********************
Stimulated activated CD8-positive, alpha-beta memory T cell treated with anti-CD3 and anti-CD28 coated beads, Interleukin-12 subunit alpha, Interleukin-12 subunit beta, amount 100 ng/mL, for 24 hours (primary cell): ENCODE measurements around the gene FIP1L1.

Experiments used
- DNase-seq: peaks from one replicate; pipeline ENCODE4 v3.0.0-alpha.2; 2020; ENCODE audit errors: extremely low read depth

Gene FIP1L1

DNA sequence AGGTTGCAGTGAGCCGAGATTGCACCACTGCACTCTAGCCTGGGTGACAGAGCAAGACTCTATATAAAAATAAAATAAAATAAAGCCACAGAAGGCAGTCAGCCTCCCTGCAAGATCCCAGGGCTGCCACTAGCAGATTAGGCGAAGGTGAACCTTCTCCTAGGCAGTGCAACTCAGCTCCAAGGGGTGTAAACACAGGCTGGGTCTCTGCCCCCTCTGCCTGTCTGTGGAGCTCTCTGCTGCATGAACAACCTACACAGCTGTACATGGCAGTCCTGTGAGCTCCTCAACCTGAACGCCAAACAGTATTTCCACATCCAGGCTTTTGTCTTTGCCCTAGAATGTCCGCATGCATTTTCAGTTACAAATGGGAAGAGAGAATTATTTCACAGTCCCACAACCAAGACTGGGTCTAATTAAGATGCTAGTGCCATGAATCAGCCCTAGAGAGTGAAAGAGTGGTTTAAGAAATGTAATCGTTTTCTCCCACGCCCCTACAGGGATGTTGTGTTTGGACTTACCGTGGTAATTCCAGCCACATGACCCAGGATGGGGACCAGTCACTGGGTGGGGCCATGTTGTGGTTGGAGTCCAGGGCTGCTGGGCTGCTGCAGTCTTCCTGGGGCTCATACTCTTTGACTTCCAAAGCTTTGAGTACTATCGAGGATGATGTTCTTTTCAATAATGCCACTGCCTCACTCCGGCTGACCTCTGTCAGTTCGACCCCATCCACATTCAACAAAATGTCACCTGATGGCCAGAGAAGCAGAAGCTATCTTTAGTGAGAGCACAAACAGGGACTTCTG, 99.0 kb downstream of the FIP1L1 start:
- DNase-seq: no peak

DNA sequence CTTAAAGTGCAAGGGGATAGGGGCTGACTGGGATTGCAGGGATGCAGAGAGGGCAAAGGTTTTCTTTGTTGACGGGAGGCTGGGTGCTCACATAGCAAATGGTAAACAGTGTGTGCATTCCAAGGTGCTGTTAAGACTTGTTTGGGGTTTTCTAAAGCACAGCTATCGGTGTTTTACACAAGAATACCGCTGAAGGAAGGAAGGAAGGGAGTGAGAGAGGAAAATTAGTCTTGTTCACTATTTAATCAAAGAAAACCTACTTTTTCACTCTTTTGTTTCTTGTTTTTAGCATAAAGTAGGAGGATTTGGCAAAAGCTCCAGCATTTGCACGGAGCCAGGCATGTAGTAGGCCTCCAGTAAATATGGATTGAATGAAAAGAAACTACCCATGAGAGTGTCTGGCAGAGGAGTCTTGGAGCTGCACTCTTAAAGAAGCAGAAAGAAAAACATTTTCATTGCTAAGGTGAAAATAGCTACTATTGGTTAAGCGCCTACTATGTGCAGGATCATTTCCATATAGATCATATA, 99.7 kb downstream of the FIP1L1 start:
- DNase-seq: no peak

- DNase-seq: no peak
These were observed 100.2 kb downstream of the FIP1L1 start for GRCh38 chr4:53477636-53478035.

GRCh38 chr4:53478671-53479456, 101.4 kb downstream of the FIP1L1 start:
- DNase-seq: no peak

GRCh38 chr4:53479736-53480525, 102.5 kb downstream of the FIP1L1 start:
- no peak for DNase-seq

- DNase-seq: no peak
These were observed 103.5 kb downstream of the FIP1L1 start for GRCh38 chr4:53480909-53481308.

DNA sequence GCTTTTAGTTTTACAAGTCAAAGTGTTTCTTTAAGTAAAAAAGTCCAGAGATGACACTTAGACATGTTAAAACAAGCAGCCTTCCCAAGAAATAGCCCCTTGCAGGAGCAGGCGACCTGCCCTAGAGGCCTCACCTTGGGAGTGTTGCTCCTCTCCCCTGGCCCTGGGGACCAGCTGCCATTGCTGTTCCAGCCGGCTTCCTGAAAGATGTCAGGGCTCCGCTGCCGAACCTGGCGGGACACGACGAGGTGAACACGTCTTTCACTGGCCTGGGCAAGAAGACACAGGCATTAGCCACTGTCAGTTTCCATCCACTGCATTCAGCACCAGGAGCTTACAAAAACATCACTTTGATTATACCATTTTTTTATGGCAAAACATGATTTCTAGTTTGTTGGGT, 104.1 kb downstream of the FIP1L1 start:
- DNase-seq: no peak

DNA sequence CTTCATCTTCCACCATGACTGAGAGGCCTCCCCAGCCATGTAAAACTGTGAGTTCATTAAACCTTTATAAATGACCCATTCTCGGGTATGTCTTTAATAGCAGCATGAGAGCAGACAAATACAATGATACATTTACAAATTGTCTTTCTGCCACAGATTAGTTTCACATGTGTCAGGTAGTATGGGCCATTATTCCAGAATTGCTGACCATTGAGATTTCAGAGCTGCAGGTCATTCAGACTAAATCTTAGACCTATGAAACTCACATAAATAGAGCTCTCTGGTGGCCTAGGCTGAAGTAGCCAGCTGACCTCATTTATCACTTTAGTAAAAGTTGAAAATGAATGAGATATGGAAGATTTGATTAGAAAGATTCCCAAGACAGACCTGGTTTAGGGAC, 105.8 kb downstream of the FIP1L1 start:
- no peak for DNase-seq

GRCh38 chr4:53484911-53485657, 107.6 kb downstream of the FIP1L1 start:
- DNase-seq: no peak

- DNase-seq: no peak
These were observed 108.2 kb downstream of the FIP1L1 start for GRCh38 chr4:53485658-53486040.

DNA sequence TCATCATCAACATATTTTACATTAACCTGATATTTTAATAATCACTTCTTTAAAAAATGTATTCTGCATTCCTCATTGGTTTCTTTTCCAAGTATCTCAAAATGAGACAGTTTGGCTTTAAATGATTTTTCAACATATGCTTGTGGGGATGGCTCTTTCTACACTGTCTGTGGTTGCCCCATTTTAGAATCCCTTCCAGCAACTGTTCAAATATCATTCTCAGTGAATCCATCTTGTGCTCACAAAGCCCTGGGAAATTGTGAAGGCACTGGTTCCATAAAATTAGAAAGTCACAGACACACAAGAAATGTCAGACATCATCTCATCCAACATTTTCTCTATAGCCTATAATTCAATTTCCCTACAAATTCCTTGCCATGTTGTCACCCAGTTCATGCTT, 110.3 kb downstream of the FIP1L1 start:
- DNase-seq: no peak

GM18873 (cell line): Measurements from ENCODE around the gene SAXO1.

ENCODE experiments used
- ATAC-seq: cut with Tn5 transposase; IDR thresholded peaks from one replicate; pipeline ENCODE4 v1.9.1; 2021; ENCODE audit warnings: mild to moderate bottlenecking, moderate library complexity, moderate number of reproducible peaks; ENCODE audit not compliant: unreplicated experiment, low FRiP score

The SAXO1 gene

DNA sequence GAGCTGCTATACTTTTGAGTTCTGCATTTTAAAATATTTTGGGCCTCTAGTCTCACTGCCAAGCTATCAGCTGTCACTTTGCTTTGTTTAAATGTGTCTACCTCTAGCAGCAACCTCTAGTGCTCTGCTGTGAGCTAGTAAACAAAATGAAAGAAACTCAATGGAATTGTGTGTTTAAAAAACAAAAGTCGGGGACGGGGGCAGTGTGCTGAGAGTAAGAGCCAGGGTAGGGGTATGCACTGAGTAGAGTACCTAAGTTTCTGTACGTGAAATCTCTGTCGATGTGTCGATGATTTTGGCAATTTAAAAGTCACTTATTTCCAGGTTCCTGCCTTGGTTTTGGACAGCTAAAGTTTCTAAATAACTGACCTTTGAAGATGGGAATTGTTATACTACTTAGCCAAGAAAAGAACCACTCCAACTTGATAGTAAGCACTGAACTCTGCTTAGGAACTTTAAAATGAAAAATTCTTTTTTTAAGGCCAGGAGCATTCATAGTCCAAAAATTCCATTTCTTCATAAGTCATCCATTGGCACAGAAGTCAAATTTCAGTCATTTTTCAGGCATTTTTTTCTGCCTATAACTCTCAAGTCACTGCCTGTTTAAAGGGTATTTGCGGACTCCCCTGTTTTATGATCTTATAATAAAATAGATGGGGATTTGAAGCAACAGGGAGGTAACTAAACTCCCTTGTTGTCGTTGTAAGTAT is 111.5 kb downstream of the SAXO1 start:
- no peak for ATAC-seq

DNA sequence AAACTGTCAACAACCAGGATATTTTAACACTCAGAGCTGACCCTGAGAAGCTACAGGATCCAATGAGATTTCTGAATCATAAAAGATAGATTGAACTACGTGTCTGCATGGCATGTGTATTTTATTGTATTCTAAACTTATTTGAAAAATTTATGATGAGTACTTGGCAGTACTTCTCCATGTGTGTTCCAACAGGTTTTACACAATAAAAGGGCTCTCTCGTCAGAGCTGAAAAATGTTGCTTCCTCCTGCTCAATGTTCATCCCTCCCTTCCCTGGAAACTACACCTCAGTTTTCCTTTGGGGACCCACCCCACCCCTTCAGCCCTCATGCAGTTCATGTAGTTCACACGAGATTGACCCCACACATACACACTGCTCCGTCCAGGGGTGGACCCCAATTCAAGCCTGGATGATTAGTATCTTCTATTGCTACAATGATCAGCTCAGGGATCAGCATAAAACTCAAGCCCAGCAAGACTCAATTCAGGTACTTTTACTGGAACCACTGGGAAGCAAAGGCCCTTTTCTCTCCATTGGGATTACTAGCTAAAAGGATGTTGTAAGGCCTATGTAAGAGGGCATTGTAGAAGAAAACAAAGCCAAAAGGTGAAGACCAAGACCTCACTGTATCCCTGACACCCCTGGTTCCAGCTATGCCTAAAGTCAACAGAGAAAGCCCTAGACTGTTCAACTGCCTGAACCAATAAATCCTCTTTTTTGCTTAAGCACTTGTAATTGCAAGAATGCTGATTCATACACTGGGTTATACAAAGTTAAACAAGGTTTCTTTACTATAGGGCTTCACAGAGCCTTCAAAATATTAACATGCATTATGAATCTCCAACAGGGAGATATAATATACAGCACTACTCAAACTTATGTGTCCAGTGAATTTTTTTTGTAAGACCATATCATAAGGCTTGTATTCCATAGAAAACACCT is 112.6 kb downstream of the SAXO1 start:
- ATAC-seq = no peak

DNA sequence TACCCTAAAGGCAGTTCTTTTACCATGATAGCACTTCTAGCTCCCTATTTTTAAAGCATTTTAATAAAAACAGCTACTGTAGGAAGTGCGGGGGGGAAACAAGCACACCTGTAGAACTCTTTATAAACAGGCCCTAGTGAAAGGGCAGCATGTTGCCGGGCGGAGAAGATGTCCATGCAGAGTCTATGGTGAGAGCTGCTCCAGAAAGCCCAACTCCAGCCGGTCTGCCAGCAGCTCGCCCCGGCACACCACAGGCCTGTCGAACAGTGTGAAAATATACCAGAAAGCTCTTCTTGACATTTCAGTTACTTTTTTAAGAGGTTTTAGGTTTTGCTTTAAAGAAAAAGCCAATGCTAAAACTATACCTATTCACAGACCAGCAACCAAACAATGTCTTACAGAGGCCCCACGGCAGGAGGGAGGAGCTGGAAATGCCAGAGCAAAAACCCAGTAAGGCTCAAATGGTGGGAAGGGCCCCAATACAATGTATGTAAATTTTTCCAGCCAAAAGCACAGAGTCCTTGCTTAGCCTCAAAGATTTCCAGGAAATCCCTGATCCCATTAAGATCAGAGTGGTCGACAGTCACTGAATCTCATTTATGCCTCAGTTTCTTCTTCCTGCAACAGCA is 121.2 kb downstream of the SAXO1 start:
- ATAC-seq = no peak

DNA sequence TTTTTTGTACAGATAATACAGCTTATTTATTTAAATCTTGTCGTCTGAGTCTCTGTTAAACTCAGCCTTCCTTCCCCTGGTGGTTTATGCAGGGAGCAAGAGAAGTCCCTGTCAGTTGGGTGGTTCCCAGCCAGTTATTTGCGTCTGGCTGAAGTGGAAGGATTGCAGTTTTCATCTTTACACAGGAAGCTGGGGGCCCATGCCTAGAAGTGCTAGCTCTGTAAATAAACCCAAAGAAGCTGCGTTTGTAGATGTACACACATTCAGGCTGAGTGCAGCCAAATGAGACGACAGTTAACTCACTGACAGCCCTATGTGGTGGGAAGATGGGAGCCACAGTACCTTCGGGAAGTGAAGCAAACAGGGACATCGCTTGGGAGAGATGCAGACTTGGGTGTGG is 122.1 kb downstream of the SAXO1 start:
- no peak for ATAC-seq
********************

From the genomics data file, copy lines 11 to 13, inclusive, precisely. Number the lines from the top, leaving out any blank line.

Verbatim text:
GRCh38 chr4:53478671-53479456, 101.4 kb downstream of the FIP1L1 start:
- DNase-seq: no peak

GRCh38 chr4:53479736-53480525, 102.5 kb downstream of the FIP1L1 start: